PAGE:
Prospects for Southeast Asia Security Cooperation
    Category: Column By : Jusuf Wanandi Read : 1378 Date : Tuesday, August 11, 2015 - 22:15:45

    ASEAN was established in the wake of confrontation between Indonesia and Malaysia, to prevent future ones, and to create peace and stability in Southeast Asia. Simultaneously, ASEAN consists of fully sovereign and independent countries, and because of that every decision has to be unanimous. This has thus far limited the possibility of cooperation in the security field, although there has been some limited improvement.

    Time has changed, and ASEAN is also changing, to become an economic community in 2015. This integration will require some sovereignty to be surrendered. As such, other fields of cooperation will be more open to ASEAN, albeit gradually. In this respect, ASEAN in the last 20 years has established regional security institutions, such as the ASEAN Regional Forum (ARF), ASEAN Defence Ministers’ Meeting (ADMM-ADMM Plus) and the East Asia Summit (EAS). But these institutions have never been completely effective. Nonetheless, ASEAN has made a start: ARF for CBMs and preventive diplomacy, ADMM/ADMM+ for cooperation in non-traditional security and creating CBMs among the military, while EAS is intended for the highest strategic dialogues, the summit.

    These initiatives are meant to establish understanding, trust and cooperation, moving East Asia to peace and stability. East Asia is different from Europe of the early 20th century because of these regional institutions for security cooperation. The great powers and other countries in East Asia can create a rules-based system, a balance of powers, and adequate institutions to deal with any future U.S.-China competition. But those ASEAN-based regional institutions are still inadequate to overcome major power rivalry and to prevent potential future confrontations between them. Only the EAS has the potential to do so, as it is the only summit on East Asian security and strategy.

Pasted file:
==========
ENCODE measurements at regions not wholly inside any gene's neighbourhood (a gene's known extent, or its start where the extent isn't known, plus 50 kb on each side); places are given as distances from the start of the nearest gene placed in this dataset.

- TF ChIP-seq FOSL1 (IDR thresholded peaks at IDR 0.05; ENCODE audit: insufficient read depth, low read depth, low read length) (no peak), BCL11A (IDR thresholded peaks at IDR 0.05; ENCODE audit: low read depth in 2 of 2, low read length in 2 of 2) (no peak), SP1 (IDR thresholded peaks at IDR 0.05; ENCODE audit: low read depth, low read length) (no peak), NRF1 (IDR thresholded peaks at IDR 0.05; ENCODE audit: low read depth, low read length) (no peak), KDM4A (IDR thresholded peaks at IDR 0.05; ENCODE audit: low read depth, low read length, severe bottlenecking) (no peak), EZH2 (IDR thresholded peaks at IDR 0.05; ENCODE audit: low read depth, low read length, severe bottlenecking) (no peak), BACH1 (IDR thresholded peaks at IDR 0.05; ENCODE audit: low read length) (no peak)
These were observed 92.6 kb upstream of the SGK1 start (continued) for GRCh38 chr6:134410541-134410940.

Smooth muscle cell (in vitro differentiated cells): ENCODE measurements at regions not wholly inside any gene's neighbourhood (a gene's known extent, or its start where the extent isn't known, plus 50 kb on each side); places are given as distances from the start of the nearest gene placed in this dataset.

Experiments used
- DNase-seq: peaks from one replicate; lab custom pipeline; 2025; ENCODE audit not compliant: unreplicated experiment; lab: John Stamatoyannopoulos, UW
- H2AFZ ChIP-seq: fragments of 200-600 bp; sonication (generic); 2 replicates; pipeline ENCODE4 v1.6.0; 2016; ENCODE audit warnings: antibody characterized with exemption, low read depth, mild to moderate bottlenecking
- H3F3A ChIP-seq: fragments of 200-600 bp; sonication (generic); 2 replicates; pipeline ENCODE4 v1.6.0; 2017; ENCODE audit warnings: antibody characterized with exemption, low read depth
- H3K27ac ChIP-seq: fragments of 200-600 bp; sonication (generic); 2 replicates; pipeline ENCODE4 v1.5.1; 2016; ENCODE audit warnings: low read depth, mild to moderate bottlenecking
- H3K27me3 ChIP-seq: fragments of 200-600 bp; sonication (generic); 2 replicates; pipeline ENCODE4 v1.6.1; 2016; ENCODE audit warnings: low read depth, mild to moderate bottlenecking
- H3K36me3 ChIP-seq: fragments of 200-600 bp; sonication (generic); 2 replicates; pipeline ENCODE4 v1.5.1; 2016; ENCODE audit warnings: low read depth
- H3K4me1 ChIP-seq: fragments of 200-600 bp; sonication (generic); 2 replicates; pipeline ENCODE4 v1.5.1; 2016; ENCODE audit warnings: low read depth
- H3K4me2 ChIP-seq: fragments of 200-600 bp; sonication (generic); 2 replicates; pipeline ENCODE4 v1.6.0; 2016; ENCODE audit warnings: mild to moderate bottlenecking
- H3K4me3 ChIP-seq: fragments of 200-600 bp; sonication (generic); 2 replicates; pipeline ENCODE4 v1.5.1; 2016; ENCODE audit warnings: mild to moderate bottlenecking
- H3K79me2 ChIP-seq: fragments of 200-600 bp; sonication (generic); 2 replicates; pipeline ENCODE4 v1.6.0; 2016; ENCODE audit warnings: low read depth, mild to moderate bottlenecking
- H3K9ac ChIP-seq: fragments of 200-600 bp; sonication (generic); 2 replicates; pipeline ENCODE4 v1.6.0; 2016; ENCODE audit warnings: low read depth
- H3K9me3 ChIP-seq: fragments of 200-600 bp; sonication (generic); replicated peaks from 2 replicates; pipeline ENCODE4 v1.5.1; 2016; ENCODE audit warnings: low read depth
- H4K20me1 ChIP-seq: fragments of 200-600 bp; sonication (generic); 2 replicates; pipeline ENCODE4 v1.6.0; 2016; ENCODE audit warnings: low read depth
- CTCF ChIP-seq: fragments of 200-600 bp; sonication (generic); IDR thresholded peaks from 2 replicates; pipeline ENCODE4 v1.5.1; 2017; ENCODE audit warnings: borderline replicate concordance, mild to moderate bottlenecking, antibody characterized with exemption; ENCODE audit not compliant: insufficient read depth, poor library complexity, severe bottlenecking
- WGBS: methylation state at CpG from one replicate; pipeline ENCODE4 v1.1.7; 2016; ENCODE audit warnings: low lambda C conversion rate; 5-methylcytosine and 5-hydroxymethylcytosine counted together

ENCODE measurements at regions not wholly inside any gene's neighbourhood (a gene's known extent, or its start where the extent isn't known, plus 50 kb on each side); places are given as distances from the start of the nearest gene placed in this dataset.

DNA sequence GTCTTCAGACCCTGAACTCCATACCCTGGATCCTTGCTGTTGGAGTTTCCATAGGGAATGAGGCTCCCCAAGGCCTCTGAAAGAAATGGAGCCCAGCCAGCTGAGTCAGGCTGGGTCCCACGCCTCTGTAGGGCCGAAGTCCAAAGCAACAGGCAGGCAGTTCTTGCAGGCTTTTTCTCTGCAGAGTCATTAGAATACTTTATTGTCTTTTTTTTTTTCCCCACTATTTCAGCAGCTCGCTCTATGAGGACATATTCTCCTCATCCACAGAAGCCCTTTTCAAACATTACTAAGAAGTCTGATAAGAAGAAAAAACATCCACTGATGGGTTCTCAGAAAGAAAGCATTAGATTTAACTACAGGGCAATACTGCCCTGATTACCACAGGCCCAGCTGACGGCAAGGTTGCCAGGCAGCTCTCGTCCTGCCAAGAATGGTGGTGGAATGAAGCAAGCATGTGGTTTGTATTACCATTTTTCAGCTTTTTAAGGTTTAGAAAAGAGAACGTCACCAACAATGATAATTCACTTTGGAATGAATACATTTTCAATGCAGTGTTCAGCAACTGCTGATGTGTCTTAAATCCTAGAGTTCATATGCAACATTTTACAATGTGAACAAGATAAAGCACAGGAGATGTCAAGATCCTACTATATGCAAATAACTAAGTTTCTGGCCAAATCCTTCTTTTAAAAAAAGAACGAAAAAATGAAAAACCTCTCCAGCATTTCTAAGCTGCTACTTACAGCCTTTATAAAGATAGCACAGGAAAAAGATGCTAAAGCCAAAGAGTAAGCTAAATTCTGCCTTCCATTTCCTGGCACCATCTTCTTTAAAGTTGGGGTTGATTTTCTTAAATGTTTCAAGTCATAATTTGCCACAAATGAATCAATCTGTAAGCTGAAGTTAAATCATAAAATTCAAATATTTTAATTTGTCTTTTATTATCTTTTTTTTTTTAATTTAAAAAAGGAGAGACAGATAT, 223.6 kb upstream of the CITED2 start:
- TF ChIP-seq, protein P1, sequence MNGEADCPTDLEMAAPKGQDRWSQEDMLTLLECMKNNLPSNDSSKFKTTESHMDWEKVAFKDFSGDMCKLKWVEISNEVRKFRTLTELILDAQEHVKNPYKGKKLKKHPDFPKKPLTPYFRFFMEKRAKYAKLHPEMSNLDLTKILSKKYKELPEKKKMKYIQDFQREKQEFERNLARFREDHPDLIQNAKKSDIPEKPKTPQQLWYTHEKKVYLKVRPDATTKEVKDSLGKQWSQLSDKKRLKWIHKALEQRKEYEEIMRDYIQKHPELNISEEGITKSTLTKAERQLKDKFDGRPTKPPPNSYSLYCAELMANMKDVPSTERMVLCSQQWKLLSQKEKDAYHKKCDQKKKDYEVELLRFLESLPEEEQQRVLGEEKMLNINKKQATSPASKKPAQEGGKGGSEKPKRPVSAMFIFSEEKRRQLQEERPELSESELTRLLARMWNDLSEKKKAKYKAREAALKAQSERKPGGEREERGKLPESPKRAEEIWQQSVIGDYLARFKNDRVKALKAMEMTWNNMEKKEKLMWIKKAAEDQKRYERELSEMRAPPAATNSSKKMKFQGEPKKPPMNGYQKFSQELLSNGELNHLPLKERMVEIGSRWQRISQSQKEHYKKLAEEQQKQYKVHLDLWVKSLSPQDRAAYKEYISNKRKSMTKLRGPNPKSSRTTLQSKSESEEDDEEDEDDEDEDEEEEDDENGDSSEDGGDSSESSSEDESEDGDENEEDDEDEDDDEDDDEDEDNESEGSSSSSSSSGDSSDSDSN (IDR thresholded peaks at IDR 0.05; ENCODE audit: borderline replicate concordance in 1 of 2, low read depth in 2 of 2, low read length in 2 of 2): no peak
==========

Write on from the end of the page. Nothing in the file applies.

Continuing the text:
Thus ASEAN has to change the EAS, so it can become a strategic regional institution. Indeed, some efforts have pushed for the integration of ASEAN in the security field. We need to avoid having two regional security institutions: the hub-and-spoke of U.S alliances system on the one hand, and another prospective system to be established by China in the near future with Russian support. There is talk that China wants to shift the security conference initiated by Kazakhstan into a new Asia regional security institution without the U.S. For that purpose the EAS should be reorganized into a wider regional institution from its ASEAN base. With a separate secretariat participated by all and the issues to be discussed should be prepared by sherpas of high position and calibre. And the meetings should be substantive, and prepared mainly by the sherpas so that the leaders can agree on the main topics of discussion. The chance of success is there if members really can get through to each other on regional strategic issues.

    The principles for the EAS to be the over-arching regional institution of East Asia already exist in ASEAN documents. The principles were laid down in the Treaty of Amity and Friendship initiated by ASEAN, and signed by all 18 EAS members. The purpose was clarified in the ASEAN+6 Agreement signed during EAS’s founding in 2005, and later accepted by the U.S. and Russia when joining EAS a few years later.